Biotin, or vitamin B7, is a water-soluble B vitamin that’s a popular ingredient in hair growth and care products.
While biotin isn’t a proven, FDA-approved treatment for preventing male pattern baldness like finasteride or minoxidil, there’s some evidence that it can help to promote healthy hair growth, particularly in people who are biotin deficient.
We’ve covered most of this in our guide to biotin for hair growth and health, which looks at the most current research on biotin’s benefits.
Since biotin is a supplement rather than an FDA-approved medication, there are no guidelines regarding how much to take per day — although there are recommendations from credible sources like the Food and Nutrition Board (FND) at the National Academies of Sciences, Engineering, and Medicine.
This lack of concrete information can make it confusing and difficult to work out how to incorporate biotin into your hair care and hair loss prevention routine.
Below, we’ve looked at the data to work out how much biotin you should take per day for ideal hair health. We’ve also listed some of the risks of taking too much biotin, from side effects to a range of issues biotin can cause with certain lab tests.
Currently, there’s no FDA recommended dietary allowance (RDA) for biotin, meaning there’s no widely accepted recommended daily dose.
Biotin is taken from the foods we eat by the microflora of the large intestine. Most people produce enough biotin through their digestive system to avoid the need for supplementation, meaning there’s no essential minimum dose of biotin — only recommended doses.
Because of this, biotin supplementation is usually only necessary if you’ve been diagnosed with a biotin deficiency. However, it’s common and safe to take a small daily dose of biotin to prevent biotin deficiency and potentially promote hair health.
The National Institutes of Health recommends a biotin dose of 20 to 30 micrograms (mcg) per day for teenagers and adults to prevent biotin deficiency.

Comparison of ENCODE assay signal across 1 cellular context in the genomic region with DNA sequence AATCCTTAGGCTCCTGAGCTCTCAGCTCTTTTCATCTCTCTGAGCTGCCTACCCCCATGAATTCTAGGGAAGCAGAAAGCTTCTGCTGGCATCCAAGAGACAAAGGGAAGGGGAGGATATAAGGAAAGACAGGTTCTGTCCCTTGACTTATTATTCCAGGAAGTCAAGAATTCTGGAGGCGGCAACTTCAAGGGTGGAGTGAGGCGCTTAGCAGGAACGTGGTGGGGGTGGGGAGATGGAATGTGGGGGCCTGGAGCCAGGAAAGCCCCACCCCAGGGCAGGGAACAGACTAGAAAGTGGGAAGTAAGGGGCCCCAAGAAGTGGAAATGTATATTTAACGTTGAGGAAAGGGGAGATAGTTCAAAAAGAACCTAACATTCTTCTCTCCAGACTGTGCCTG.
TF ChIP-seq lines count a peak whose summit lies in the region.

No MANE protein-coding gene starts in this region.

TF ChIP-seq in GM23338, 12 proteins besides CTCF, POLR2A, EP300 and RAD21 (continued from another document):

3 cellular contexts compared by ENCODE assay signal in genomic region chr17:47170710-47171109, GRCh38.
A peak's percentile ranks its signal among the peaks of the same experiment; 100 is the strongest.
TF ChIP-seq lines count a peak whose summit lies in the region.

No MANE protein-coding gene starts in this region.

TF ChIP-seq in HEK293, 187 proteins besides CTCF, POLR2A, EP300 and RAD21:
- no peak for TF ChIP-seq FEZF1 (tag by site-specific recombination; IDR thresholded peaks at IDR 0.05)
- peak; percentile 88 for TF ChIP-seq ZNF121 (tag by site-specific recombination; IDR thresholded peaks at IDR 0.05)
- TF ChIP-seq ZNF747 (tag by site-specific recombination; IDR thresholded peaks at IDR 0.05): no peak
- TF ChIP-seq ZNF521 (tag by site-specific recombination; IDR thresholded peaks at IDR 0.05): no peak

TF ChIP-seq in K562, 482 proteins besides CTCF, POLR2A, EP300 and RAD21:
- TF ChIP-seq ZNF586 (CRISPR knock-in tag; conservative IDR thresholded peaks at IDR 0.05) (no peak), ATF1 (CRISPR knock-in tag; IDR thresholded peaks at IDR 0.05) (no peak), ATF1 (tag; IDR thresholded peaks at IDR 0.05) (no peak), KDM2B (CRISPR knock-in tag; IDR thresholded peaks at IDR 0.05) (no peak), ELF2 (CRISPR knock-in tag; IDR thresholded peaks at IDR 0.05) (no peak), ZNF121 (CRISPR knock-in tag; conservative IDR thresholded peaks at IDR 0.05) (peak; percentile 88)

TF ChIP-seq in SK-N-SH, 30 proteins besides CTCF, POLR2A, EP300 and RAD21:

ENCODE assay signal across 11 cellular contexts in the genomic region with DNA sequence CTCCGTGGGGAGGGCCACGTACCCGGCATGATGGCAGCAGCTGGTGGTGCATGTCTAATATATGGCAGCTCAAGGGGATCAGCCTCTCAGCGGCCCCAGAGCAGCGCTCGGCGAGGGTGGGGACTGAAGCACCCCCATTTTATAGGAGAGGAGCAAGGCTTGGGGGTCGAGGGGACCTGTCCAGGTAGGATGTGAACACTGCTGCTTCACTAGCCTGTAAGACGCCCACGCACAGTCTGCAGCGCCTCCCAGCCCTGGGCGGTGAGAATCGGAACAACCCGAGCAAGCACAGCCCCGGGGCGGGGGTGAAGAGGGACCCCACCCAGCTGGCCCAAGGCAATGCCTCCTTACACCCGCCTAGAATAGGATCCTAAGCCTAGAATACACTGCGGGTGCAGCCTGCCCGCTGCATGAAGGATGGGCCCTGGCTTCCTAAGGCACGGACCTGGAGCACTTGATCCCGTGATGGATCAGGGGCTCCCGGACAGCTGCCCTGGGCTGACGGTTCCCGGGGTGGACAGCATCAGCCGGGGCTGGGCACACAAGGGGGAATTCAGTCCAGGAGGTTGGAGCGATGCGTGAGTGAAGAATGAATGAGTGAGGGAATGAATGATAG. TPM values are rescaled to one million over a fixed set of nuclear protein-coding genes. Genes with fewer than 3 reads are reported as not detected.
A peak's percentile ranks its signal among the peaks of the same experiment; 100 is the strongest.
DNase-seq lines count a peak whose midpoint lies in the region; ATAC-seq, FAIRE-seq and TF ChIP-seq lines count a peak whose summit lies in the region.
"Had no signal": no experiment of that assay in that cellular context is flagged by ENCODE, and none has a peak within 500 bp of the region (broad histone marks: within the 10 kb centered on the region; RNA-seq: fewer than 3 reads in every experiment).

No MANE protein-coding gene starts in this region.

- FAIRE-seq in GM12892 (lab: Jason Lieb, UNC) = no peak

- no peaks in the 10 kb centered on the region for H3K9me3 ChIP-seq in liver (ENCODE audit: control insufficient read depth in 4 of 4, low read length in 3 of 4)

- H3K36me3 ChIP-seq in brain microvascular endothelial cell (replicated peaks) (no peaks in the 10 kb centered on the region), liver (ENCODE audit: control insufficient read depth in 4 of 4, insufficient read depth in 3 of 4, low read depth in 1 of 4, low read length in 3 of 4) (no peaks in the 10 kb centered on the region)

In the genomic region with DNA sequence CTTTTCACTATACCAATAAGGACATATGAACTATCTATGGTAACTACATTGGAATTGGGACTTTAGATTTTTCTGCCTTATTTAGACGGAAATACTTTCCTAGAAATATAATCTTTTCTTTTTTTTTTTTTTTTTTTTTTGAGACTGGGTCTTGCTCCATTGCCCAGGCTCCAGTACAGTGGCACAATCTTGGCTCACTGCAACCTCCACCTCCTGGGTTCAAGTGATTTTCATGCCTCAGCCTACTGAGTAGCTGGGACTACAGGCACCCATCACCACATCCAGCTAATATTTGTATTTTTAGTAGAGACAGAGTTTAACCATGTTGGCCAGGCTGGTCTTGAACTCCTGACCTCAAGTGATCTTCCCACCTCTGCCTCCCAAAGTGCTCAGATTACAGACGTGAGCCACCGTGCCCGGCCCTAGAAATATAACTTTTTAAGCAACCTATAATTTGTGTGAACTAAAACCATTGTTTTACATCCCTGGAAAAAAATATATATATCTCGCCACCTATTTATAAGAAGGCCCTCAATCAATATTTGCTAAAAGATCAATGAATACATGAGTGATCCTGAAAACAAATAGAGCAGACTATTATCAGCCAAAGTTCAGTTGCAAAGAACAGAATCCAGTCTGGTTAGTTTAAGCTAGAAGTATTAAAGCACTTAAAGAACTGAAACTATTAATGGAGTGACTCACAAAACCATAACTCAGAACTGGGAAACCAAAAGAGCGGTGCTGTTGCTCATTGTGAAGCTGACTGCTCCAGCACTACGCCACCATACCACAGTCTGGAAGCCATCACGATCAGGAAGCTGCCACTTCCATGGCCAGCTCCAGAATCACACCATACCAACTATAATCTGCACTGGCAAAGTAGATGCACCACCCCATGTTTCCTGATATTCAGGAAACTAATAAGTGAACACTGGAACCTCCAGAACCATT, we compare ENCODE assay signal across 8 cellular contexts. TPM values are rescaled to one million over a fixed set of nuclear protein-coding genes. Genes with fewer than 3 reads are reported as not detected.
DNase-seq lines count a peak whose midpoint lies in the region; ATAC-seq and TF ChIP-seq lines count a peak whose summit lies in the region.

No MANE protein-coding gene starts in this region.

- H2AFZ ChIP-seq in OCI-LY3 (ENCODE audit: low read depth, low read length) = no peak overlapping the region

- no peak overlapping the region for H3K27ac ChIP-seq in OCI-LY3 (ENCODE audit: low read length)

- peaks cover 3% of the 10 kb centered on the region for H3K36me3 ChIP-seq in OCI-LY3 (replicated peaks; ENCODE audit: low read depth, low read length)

If you’ve been diagnosed with a biotin deficiency, follow the treatment dose provided by your healthcare provider. Treatment doses of biotin can vary based on a person’s age and the severity of their biotin deficiency.
The Mayo Clinic states that no side effects have been reported for biotin in amounts of up to 10 milligrams (10,000 mcg) per day. This is double the amount of biotin that’s included in our biotin gummy vitamins.
The Office of Dietary Supplements (ODS), part of the National Institutes of Health, reports that studies of even higher doses of biotin, including studies of biotin at doses of 10mg to 50mg per day, have not produced any symptoms of toxicity.
With this said, it’s still important not to take too much biotin.
Unless you’ve been prescribed biotin at a specific dose by your doctor to treat a deficiency, stick to the recommended dose provided by your biotin supplement.
There’s evidence to suggest that high intake of biotin supplements could potentially interfere with several lab tests.
Specifically, daily use of high doses of biotin supplements has been linked to inaccurate readings for lab tests used to measure certain hormone levels, including thyroid hormone. This has resulted in some biotin users receiving test results that falsely indicate hyperthyroidism or Graves' disease.
Use of biotin supplements has also been linked to falsely low results on troponin tests, which are often used to diagnose stroke, heart attack and other cardiovascular conditions.
Because of this, the FDA recommends healthcare professionals ask patients about their use of biotin if their lab test results are unusual. If you use biotin supplements, it’s important to let your doctor know ahead of time if you’re going to receive any type of blood test.
Biotin supplements are safe and may be effective at treating certain forms of hair loss. However, like with other supplements, it’s important to use them responsibly to make sure you don’t affect your health and wellbeing.
If you take a biotin supplement such as our biotin gummy vitamins, make sure you don’t exceed the recommended serving size. If you’re concerned about using biotin, or believe that you have a biotin deficiency, contact your doctor for personalized advice and assistance.